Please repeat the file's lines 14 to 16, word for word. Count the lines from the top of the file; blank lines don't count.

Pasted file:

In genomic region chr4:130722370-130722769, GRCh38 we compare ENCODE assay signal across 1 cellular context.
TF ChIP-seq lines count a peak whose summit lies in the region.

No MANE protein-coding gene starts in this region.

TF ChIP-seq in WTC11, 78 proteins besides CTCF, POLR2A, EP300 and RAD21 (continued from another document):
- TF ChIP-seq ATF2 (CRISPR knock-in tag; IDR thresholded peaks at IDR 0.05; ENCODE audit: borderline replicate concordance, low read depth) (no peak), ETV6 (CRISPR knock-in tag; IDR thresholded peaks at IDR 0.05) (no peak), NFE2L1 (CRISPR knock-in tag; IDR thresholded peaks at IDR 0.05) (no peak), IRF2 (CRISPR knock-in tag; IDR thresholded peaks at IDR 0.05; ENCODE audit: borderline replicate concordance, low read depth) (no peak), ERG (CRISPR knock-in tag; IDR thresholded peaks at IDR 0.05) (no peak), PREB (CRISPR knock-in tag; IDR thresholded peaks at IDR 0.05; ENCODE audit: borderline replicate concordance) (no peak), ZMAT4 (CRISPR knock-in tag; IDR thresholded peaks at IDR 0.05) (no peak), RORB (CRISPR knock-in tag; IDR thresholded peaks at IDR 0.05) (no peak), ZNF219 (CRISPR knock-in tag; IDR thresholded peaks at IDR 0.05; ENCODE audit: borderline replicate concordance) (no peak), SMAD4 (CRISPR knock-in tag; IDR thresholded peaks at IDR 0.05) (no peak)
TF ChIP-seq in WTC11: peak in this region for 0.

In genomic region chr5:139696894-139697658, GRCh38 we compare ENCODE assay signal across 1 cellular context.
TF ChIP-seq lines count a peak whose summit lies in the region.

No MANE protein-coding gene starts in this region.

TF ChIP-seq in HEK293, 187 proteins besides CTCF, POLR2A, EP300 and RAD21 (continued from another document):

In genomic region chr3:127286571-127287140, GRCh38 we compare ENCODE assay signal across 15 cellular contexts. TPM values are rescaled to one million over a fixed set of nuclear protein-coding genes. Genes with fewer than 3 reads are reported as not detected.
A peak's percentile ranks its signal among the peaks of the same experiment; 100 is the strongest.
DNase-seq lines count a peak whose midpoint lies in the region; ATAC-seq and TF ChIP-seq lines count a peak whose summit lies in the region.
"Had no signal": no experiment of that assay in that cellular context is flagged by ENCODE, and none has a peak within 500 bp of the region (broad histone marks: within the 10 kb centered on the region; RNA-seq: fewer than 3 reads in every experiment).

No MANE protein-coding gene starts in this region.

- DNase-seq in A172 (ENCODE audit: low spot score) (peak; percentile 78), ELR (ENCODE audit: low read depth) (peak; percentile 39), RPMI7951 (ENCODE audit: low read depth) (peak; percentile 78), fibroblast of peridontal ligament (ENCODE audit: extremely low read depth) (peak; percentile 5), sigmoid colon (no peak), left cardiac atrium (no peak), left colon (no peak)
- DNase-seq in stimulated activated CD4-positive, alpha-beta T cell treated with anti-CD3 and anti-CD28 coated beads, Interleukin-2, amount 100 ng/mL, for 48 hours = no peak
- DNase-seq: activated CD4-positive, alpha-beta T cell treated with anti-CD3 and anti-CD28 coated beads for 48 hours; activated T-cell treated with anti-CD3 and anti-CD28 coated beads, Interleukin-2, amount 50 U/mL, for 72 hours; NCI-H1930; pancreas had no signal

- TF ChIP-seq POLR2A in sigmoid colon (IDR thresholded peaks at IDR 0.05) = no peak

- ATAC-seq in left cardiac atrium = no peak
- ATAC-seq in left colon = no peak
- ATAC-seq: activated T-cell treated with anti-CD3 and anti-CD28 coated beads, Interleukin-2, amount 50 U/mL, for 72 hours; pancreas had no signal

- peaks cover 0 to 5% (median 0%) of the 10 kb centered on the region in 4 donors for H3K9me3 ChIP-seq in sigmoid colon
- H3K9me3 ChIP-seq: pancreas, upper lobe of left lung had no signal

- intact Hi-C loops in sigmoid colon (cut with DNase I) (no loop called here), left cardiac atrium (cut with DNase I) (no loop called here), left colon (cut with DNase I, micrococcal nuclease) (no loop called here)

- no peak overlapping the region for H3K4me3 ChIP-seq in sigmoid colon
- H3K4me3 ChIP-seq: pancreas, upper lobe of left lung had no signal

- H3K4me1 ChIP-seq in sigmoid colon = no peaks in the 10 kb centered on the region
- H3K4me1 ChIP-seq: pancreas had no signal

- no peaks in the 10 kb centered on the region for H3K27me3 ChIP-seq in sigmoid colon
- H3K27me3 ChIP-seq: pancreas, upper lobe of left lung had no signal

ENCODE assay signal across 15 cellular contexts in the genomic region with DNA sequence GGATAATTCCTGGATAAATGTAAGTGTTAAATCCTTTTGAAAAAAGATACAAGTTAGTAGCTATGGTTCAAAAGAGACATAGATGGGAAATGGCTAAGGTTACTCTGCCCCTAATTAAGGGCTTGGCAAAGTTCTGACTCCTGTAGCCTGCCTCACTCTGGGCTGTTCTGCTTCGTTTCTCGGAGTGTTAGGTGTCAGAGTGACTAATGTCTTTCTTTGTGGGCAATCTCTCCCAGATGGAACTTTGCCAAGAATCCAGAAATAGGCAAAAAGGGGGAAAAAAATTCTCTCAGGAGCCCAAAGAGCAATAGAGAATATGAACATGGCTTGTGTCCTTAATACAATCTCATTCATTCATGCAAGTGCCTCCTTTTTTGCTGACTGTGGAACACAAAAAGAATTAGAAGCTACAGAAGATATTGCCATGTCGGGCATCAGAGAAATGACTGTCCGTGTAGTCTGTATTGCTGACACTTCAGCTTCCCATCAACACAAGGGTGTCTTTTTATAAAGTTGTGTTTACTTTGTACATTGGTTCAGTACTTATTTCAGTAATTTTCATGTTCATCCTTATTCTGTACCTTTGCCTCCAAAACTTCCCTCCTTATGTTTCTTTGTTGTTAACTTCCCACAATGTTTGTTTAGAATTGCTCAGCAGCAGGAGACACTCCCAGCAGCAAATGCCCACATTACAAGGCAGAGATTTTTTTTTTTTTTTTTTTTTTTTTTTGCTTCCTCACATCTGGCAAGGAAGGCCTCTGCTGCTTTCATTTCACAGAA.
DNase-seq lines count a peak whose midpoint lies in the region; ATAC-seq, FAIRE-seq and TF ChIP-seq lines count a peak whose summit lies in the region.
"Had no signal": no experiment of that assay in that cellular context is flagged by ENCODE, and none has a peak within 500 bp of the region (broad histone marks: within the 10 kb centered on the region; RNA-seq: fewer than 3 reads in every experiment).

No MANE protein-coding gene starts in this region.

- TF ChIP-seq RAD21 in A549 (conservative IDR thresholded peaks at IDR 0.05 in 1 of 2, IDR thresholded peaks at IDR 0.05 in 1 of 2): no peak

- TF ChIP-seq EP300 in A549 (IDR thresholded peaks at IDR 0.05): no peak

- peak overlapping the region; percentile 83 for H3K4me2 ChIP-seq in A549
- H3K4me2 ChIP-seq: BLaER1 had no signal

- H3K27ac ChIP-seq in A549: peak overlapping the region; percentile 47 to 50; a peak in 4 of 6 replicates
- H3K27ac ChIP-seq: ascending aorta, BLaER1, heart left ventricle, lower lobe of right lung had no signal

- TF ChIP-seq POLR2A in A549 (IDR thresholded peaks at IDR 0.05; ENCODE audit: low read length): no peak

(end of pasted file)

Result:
"Had no signal": no experiment of that assay in that cellular context is flagged by ENCODE, and none has a peak within 500 bp of the region (broad histone marks: within the 10 kb centered on the region; RNA-seq: fewer than 3 reads in every experiment).

No MANE protein-coding gene starts in this region.

- DNase-seq in A172 (ENCODE audit: low spot score) (peak; percentile 78), ELR (ENCODE audit: low read depth) (peak; percentile 39), RPMI7951 (ENCODE audit: low read depth) (peak; percentile 78), fibroblast of peridontal ligament (ENCODE audit: extremely low read depth) (peak; percentile 5), sigmoid colon (no peak), left cardiac atrium (no peak), left colon (no peak)